WEA members score big union wins!
It took more than a decade, but WEA's higher education members have scored a huge victory for the freedom to negotiate fair pay.
On Feb. 27, the state Senate approved legislation granting community and technical college faculty the right to negotiate locally funded pay raises. Until now, they were the only public-sector workers in Washington who didn't have the right to negotiate salary increases from local funds.
The bill now goes to the state House of Representatives for a routine vote of concurrence, and then Gov. Jay Inslee is expected to sign it. It passed both houses with bipartisan support.
"I'm elated," said Carla Naccarato-Sinclair, president of WEA Association of Higher Education (AHE). "Finally we got a win for our community and technical college faculty members in the state. It has taken a long time to achieve the same bargaining rights as all the other educators in Washington.
"It's a union victory at a time we're under attack. It shows why we need to be part of WEA - we have a voice. If we didn't stand together as WEA members this would not have passed."
Faculty at Bellingham Technical College went on strike over pay several years ago. BTC instructor and longtime WEA member Lee Falta shared Naccarato-Sinclair's enthusiasm - she has helped bargain several contracts in the past.
"I'm pretty excited about it. It's a big relief," Falta said of the bill's passage. "Now I can go to the bargaining table and have something to talk about with the administration."
Winning equal bargaining rights for college faculty was WEA's top policy priority in this year's Unity Agenda, and the bill had major support within the labor community. College administrators and the anti-worker political group Freedom Foundation unsuccessfully fought against giving faculty equal bargaining rights.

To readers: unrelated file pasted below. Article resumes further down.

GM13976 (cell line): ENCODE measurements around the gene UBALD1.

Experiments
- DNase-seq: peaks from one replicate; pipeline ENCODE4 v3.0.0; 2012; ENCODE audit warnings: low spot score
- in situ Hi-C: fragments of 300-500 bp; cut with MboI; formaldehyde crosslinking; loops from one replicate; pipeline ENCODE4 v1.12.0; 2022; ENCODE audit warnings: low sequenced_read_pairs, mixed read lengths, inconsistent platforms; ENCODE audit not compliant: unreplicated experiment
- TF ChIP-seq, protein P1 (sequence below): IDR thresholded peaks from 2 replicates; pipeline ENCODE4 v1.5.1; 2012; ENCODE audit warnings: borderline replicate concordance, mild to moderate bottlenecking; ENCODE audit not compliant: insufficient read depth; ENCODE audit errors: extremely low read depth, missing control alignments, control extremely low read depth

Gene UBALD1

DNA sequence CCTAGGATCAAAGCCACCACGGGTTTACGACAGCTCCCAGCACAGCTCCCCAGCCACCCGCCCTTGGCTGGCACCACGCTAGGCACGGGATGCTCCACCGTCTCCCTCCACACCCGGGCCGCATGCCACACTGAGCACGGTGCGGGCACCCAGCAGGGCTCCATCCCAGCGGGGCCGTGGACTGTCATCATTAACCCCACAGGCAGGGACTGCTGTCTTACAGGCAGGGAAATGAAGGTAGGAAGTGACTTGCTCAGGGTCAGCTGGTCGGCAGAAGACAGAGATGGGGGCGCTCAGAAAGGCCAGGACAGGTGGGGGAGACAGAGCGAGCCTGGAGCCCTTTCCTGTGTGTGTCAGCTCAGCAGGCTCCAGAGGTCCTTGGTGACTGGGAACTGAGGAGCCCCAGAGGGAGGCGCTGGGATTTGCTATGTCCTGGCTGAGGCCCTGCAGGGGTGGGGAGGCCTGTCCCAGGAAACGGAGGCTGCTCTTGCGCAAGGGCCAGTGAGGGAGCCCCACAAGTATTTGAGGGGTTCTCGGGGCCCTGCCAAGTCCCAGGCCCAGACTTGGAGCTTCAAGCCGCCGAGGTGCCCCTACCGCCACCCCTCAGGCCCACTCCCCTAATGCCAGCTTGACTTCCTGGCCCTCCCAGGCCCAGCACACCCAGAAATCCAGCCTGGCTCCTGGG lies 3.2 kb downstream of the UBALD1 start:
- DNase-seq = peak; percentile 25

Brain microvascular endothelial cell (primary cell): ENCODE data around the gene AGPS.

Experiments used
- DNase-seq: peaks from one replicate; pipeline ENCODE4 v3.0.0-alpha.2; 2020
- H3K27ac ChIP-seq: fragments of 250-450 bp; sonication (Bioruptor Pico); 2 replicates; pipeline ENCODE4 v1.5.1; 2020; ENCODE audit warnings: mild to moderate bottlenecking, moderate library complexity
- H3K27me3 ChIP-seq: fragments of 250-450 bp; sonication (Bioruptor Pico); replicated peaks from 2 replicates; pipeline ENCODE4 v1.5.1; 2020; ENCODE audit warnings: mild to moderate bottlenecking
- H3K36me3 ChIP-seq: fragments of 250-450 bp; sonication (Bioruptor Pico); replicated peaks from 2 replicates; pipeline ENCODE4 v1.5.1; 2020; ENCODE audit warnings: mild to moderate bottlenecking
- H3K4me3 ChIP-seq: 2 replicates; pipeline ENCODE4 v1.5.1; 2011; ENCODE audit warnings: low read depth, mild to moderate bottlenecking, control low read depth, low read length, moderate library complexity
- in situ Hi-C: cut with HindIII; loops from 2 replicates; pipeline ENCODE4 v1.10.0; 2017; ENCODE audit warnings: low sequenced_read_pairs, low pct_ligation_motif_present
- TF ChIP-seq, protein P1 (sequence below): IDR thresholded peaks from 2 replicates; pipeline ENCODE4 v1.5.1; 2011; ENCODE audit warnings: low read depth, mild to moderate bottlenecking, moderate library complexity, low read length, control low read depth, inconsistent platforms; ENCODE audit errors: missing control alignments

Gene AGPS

The freedom to negotiate better salaries with local funding will provide stability and allow colleges to attract and keep quality faculty for their students.
Paraeducator bill improves training system
The Legislature also approved an important paraeducator training bill this week.
Substitute Senate Bill 6388 passed out of the House 98-0 yesterday. The bill makes adjustments to last year's landmark legislation that created a professional development system for paraeducators.
Paraeducators will now have an additional year to meet minimum employment standards.
'I'm here to get our point across to legislators'
On Feb. 28, nearly 100 WEA members and staff from around the state lobbied legislators in Olympia to pass a budget that increases funding for K-12 educator salaries as required by the Washington Supreme Court.
In November, the Court ordered lawmakers to increase funding for salaries by $1 billion in the upcoming 2018-19 school year. The Legislature adjourns March 8.
"I'm here to get our point across to legislators," said Len Hill, a Seattle Education Association member who teaches at Hawthorne Elementary in the district's south end. "It's very important, because without having a voice down here in Olympia, we're not going to get heard."
The additional state salary funding will help school districts provide professional, competitive base salaries, which are crucial to continue attracting and keeping qualified, committed, caring teachers and support staff for students across the state.